5 Minute Overclock: Intel Xeon w7-2495X to 5200 MHz
We’re overclocking the Xeon w7-2495X Sapphire Rapids CPU up to 5200 MHz in 5 minutes or less using the ASUS Pro WS W790-ACE motherboard and EK-Pro custom loop water cooling.
I’ll speedrun you through the BIOS settings and provide some notes and tips along the way. Please note that this is for entertainment purposes only and not the whole picture. Please don’t outright copy these settings and apply them to your system. If you want to learn how to overclock this system, please check out the longer SkatterBencher article.
Alright, let’s do this.
5 Minute Speedrun
When you’ve entered the BIOS,
Go to the Ai Tweaker menu.
Set Ai Overclock Tuner to XMP I. This enables the Intel Extreme Memory Profile 3.0 technology and makes the DDR5 RDIMM memory run at its rated speed of DDR5-6800. Selecting XMP I means the motherboard will load the primary timings, frequency, and voltage. The motherboard will optimize the other memory parameters.
Set ASUS MultiCore Enhancement to Enabled – Remove All limits. This will unleash the Turbo Boost 2.0 power limits and lets the Xeon w7-2495X run at unlimited power indefinitely.
Set CPU Core Ratio to By Core Usage. This enables us to configure a dynamic CPU core overclock as we can configure the maximum allowed ratio for a given number of active cores.
Enter the By Core Usage sub-menu
- Set Turbo Ratio Limit 1 to 52
- Set Turbo Ratio Cores 1 to 8
- Set Turbo Ratio Limit 2 to 51
- Set Turbo Ratio Cores 2 to 12
- Set Turbo Ratio Limit 3 to 50
- Set Turbo Ratio Cores 3 to 16
- Set Turbo Ratio Limit 4 to 49
- Set Turbo Ratio Cores 4 to 24
Leave the By Core Usage sub-menu
Enter the Specific Core sub-menu. Here we can limit the maximum ratio for each CPU core individually regardless of the By Core Usage configuration. We can also define the specific per-core adaptive voltage for the specific per-core ratio limit.
- Set Core 0, 1, 6, 18, and 21 Specific Ratio Limit to 50
- Set Core 2, 3, 4, 5, 9, 10, 12, 13, 14, 15, 16, 17, and 19 Specific Ratio Limit to 51
- Set Core 7, 8, 11, 20, 22, and 23 Specific Ratio Limit to 52
Leave the Specific Core sub-menu.
Set DRAM Frequency to DDR5-6600MHz. This effectively reduces the memory frequency from the XMP-rated DDR5-6800 to DDR5-6600. I had to do this for stability reasons. Note that we retain the memory XMP timings because we selected XMP I earlier.
Enter the AVX Related Controls sub-menu. Now we can adjust the CPU ratio offsets associated with various frequency licenses. The frequency licenses are tied to different workload levels ranging from the lightest for L0 and the heaviest for L3. L0 is the Per Core Ratio Limit configured in the Specific Core sub-menu. L1 is the ratio offset for AVX2-type workloads, L2 is the ratio offset for AVX-512-type workloads, and L3 is the ratio offset for AMX-type workloads. As a rule, L0 > L1 > L2 > L3.
- Set AVX2, AVX512, and TMUL Ratio Offset to per-core Ratio Limit to User Specify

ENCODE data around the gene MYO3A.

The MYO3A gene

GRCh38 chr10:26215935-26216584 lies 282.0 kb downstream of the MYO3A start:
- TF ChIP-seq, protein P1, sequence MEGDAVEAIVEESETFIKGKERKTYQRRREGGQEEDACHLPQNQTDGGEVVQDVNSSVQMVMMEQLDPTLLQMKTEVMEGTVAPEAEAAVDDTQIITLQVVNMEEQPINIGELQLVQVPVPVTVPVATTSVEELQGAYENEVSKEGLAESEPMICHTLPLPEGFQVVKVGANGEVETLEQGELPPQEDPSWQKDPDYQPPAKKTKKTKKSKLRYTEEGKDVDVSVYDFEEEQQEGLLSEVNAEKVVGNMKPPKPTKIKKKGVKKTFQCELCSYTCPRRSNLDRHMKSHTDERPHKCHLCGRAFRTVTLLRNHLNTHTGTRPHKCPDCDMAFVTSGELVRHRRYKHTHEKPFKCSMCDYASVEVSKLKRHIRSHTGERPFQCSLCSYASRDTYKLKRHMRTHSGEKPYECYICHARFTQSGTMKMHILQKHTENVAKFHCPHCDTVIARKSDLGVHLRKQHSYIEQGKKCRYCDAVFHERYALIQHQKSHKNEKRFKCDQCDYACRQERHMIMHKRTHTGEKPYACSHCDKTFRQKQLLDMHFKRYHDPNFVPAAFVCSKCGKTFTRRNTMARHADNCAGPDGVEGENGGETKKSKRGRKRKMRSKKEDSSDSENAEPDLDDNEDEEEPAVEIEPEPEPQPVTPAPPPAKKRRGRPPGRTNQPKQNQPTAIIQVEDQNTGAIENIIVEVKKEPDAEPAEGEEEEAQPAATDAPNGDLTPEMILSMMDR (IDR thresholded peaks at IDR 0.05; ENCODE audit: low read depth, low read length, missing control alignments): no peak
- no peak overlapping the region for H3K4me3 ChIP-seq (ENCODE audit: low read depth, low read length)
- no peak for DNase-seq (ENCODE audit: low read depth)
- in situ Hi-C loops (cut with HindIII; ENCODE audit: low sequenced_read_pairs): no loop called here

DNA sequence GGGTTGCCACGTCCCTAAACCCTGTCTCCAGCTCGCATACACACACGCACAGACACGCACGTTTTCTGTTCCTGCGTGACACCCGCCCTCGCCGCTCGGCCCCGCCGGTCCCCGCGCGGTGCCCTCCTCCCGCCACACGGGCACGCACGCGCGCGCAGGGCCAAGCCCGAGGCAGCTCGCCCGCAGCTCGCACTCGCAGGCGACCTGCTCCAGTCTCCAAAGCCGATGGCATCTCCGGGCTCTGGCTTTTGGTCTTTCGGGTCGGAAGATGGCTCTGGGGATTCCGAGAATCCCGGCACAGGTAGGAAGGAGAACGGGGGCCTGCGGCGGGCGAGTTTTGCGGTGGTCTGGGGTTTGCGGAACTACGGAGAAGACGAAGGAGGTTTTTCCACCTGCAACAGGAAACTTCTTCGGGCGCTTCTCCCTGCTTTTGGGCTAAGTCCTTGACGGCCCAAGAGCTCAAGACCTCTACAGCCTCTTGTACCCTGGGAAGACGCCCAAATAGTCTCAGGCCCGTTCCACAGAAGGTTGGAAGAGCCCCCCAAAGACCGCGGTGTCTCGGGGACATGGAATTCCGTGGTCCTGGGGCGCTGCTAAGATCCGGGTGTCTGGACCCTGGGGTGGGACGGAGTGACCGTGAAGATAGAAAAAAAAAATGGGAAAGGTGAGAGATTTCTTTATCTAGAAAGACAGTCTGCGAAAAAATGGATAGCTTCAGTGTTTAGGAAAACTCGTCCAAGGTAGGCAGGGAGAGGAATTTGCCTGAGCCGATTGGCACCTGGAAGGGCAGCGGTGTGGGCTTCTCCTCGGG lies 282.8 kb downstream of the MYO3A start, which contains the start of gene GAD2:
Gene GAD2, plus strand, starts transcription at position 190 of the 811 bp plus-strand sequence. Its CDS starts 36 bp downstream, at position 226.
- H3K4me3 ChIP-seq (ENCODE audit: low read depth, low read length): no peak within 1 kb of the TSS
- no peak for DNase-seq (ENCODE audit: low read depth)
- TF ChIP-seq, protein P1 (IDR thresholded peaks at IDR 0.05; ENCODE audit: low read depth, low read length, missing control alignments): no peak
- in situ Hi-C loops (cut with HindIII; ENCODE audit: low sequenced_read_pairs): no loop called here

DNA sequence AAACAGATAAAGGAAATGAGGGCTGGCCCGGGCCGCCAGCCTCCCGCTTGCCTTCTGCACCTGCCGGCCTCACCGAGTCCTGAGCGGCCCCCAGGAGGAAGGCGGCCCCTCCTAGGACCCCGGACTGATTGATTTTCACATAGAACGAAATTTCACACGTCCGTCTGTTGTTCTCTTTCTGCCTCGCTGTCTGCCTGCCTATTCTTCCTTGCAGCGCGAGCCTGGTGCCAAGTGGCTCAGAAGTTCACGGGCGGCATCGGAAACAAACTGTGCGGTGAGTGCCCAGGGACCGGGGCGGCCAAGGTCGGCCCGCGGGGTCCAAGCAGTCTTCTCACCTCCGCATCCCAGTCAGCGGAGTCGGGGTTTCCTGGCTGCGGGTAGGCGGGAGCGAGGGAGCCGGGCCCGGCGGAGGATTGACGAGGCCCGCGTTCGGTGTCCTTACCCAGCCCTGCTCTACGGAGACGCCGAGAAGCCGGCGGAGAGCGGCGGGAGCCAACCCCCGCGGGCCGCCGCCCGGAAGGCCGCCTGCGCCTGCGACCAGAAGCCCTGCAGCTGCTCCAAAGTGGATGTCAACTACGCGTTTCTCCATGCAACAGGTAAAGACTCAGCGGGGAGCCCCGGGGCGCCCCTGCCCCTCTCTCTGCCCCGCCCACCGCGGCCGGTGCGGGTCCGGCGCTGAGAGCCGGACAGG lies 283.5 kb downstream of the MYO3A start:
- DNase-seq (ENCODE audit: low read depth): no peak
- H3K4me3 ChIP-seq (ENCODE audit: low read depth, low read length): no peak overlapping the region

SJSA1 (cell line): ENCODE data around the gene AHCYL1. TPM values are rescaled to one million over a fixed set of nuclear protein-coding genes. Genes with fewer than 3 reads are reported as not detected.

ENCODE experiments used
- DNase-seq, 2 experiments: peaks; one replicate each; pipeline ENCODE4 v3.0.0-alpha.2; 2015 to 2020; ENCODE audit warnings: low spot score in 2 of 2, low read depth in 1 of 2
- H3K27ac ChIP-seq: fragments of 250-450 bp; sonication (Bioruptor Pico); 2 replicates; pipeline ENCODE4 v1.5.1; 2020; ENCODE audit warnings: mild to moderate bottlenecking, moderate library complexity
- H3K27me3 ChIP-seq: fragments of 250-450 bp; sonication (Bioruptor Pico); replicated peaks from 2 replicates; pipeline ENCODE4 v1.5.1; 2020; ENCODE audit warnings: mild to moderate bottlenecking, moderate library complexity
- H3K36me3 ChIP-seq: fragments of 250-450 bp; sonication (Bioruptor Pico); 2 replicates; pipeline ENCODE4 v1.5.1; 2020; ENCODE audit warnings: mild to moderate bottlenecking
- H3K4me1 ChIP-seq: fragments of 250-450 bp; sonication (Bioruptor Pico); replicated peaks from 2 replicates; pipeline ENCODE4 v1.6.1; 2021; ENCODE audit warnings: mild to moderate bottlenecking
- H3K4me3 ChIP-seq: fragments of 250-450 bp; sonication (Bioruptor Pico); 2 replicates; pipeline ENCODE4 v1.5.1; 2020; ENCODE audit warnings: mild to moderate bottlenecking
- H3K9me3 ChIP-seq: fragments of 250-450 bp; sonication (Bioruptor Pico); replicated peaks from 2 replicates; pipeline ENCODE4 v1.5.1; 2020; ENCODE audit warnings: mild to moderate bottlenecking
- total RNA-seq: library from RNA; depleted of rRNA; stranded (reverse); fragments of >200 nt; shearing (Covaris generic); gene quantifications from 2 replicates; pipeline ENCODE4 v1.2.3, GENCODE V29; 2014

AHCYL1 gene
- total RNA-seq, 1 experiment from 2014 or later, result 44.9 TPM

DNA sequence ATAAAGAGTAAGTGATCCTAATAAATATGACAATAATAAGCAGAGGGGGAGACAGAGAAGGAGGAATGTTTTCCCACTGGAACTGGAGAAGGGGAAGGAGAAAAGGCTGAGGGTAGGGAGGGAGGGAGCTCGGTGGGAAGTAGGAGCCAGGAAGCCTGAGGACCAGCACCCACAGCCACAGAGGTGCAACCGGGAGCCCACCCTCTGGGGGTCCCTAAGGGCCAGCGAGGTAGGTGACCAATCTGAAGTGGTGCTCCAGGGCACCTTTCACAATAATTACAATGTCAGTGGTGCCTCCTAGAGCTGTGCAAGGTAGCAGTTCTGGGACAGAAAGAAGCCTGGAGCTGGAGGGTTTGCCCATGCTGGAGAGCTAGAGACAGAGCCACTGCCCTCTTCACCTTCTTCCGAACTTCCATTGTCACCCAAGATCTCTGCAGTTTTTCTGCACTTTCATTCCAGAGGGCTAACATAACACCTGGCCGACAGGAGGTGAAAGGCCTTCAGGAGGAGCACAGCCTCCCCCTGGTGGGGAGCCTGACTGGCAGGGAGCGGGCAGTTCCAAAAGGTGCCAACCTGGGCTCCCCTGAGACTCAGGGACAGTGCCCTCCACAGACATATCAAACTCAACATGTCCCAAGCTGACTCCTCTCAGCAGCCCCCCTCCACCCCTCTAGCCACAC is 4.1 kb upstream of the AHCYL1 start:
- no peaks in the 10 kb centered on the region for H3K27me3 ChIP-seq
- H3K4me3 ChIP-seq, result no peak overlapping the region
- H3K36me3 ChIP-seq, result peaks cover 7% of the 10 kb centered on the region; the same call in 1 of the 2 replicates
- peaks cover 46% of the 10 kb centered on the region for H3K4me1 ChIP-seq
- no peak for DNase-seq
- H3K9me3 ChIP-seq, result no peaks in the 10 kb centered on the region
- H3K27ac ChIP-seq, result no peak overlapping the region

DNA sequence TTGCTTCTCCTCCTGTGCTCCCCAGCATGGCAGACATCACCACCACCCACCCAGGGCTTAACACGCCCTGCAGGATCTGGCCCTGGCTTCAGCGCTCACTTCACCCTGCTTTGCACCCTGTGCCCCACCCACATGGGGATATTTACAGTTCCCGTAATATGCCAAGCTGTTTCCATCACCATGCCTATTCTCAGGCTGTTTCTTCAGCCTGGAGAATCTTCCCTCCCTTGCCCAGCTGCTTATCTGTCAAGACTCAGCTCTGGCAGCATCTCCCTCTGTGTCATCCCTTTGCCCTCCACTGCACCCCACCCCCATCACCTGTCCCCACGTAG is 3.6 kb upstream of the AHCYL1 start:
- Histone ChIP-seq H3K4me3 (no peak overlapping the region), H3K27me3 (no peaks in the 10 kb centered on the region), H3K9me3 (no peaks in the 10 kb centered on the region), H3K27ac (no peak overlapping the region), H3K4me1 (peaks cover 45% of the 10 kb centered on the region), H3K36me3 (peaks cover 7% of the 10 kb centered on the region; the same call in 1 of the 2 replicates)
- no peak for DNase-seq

- Set AVX2, AVX512, and TMUL Ratio Offset to 4
Leave the AVX Related Controls sub-menu
Enter the DIGI+ VRM sub-menu. This gives us access to the options to configure the motherboard voltage regulators.
- Set CPU Current Capability to 140%. This helps avoid any overcurrent-related issues when pushing the CPU to the limit.
Leave the DIGI+ VRM sub-menu
Set VCore 1.8V In to Manual Mode. This allows us to adjust the VccIN voltage, which powers the fully integrated voltage regulator (FIVR), driving the CPU core voltage.
- Set CPU Core Voltage Override to 2.3. Increasing the VccIN from 1.8V to 2.3V helps reduce the current draw at high power consumption. That makes it easier on the VRM.
Set Global Core SVID Voltage to Adaptive Mode. That gives us control over the factory-fused voltage-frequency curve of every core in this Xeon w7-2495X Sapphire Rapids CPU. We can adjust the V/F curves per core or across all cores; the latter is what we’re doing here.
In Adaptive Mode, we can either configure an adaptive voltage or set an adaptive offset.
Setting an adaptive voltage controls the voltage associated with the highest point of the voltage-frequency curve. The adaptive voltage set maps to what’s called the OC Ratio. The OC Ratio is equal to the highest configured CPU ratio. In our case, that’s 52X. For each core, the modified factory-fused V/F curve will use the configured adaptive voltage for 52X. It will interpolate the voltages between the OC Ratio and the next factory-fused voltage-frequency point, typically the Turbo Boost Max 3.0 or Turbo Boost 2.0 frequency.
Setting an adaptive voltage offset adjusts each CPU core’s entire factory-fused voltage-frequency curve. This method provides the best transient load stability across a wide range of workloads ranging from light, single-threaded workloads to heavy AVX, multi-threaded workloads.
- Set Offset Mode Sign to +
- Set Offset Voltage to 0.1
Then save and exit the BIOS.
Xeon w7-2495X Overclock Performance Improvement
We re-run some benchmarks to ensure everything works as intended and check the performance increase compared to the default settings. Higher is better, and all are higher. We see a maximum performance increase of +53.58% in the Blender Classroom.
The highest Core Clock reported in the operating system is 5200 MHz.
When running Prime 95 Small FFTs with AVX disabled, the average CPU effective clock is 4469 MHz with 1.221 volts. The average CPU temperature is 93.0 degrees Celsius. The ambient and water temperature is 26.4 and 32.4 degrees Celsius. The average CPU package power is 598.4 watts.
And that’s it. I thank you for reading and the Patreons for the support. See you next time!